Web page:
UCRF supports the Sustainable Apparel and Textiles Conference Innovation Forum 2020 in their intent to have a ‘candid and progressive dialogue’ about sustainability in the fashion sector.
To that end we offer the following four nuances to the published sessions of the conference: April 24-27 2020.
These questions are intended as a framework to keep the root causes of unsustainability at the forefront of discussions at the conference, so they can be acknowledged, accepted and acted upon. The questions can be downloaded as a pdf here.
We encourage UCRF members attending the conference to reference and raise these points in active sessions and industry panels.
PANEL: Circular fashion – What does collaboration around circularity actually look like in practice? And how do you engage designers from the outset?
Neither the techniques nor the infrastructure to enable true circularity (where all outputs of the fashion industry become inputs and excess inputs are no longer generated by the system) currently exist.
Yet, in the fashion industry, the term circularity is used liberally and often inaccurately. Typically the term is used to describe a percentage of recycled content in products that are still manufactured, sold and consumed in a linear system. Engaging designers to use a percentage of recycled content in products does very little to build infrastructure for circularity. We must be more clear; so far, all material processed through the fashion system ends in the waste stream sooner or later.
UCRF would like to redirect the discussion on this panel to true system change, ie: where no product is produced unless it is connected to a viable circular/takeback system, from the outset.
This would focus the conversation on scientifically based systems change, and redirect energies to imagining and creating completely new relationships within business and the fashion sector itself. Creating a kind of ‘right to be manufactured’ policy or ‘quota system for circularity’ for all fashion products.
PANEL: Modern slavery, living wage and women empowerment – What real change has occurred and what are companies doing to ensure fair, safe and equal treatment of workers
The conditions created in the COVID-19 economy have highlighted the fragility and systemic inequality sustained throughout the fashion industry. The inadequacies of the ‘‘real world’ are now fully exposed for everyone to see. COVID-19 conditions demand a shift away from previous ‘best practices’ and ‘terms of engagement’. We know that after the Rana Plaza disaster, companies took some action, but these actions merely reduced the risk of future workplace building collapse and did not eliminate that risk.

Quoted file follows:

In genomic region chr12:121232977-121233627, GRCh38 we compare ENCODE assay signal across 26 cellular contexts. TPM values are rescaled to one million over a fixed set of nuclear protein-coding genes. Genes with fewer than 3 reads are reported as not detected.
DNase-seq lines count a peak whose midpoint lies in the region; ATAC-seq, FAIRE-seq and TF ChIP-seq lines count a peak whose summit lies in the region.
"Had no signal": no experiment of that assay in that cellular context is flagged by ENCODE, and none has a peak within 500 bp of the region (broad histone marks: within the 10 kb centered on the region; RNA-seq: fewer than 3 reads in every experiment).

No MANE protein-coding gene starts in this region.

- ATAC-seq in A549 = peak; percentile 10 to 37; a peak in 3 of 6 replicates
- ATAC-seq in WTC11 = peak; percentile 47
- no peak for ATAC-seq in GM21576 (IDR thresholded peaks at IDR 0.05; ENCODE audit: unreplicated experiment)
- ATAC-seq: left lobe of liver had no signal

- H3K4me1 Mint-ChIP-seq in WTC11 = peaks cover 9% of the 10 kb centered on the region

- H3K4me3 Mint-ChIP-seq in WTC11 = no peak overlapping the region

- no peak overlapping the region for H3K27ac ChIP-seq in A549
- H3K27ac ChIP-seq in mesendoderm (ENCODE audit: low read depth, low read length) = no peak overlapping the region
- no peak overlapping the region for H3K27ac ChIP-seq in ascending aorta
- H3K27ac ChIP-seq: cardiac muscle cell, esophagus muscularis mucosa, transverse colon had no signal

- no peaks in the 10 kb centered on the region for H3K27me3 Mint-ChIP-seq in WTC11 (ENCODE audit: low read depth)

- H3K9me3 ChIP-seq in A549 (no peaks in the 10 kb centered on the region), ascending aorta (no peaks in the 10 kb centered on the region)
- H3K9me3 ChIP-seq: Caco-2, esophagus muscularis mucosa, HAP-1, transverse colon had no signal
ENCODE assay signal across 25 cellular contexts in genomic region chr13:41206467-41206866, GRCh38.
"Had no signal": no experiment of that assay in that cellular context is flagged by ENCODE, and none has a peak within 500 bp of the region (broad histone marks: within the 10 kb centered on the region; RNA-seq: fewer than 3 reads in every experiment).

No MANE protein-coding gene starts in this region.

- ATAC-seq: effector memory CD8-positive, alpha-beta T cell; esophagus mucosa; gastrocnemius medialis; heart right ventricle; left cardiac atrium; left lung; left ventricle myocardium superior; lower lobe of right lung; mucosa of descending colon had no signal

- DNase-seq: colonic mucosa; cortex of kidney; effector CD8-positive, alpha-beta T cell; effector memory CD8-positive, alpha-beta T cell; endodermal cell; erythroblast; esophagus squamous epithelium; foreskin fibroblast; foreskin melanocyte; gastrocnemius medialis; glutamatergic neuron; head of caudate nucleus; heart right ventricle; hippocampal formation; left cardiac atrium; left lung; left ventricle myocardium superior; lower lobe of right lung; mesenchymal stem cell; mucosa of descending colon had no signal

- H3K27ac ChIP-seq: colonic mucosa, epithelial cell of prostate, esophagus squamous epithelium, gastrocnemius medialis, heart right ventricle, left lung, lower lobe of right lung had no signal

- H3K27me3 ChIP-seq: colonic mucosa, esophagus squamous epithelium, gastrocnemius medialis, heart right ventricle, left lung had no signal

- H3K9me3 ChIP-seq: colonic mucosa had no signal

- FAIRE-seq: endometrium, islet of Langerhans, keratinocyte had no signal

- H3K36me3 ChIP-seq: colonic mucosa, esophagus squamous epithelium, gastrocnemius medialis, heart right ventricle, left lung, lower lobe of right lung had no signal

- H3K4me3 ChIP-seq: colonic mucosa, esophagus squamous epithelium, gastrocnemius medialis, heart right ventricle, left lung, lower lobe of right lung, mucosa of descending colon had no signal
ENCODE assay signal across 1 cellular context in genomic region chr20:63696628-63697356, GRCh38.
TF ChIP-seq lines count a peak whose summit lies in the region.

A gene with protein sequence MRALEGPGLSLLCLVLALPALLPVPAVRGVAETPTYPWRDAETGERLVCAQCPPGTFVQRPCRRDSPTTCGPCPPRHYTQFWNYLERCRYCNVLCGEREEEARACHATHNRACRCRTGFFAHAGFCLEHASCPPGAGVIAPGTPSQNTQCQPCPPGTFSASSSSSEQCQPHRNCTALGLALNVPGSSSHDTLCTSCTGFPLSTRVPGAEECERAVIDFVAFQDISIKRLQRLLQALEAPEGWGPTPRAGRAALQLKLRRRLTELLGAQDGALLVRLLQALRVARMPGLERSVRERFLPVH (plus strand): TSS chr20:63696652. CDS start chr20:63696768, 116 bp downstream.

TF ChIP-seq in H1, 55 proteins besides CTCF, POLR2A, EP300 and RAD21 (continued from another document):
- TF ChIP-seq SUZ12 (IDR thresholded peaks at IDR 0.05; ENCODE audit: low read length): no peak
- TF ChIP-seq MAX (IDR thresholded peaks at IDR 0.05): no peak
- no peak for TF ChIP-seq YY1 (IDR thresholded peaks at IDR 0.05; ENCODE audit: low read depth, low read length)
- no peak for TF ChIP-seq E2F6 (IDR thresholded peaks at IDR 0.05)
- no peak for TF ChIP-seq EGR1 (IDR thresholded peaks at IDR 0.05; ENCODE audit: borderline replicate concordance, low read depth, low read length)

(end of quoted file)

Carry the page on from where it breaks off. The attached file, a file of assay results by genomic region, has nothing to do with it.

The COVID-19 crisis has witnessed many fashion companies cancelling production orders, resulting in thousands of supply chain workers being laid off without pay. Providing emergency resources to ensure that food is on the table of supply chain workers families is an immediate need. Post-COVID-19 plans need to be enacted now to ensure the resilience of supply chain workers to future ecological, economic and biological threats.
UCRF would like companies participating in this session to report on what they are doing right now to alleviate the immediate and dire situation of supply chain workers, including dates for payment of orders already completed.
UCRF would also like companies to disclose their post COVID-19 plans for long term and permanent structural change in the fashion industry, so supply chain workers are never again placed in this precarious position. To be specific, ensuring living wages for workers, providing soft loans to producers, to keep their workers employed during crises and profit sharing are just three examples of mechanisms that could be used. What other ideas do the panellists have?
PANEL: Traceability and transparency – The latest innovations in supply chain mapping and visibility beyond tier 2
Traceability and transparency have been presented as end goals in a fashion industry. Yet we know the fashion sector has notoriously opaque and corrupt global supply chains. Double and triple books are widespread. Traceability and transparency are actually tools to identify problems that then need to be acted upon.
UCRF would like speakers on this panel to state publicly what percentage of their supply chain is fully transparent and traceable and what percentage remains opaque and not traceable, so the industry and the public gain full knowledge of actions that have been taken, real gains that have been made (or not) and the real challenges
that need to be tackled.
PANEL: Re-commerce, repair, rental – The new and disruptive business models and how they will impact production and the retail environment
Coronavirus has seen to it that the retail environment is now well and truly disrupted. In the short term UCRF would like brands involved in branded resale, repair and rental, to explain how they link increases in their resale business to decreases in virgin product business….to achieve an overall drawdown of ‘conspicuous production’ and associated extraction of natural resources.
Currently this is not being measured and is a potentially powerful metric.
UCRF would also like brands to explain how, in the post COVID-19 economy, resale, repair and rental will become one of many core businesses of the fashion industry, with new product development significantly reduced and linked to natural resource availability. Finite being the new fashion.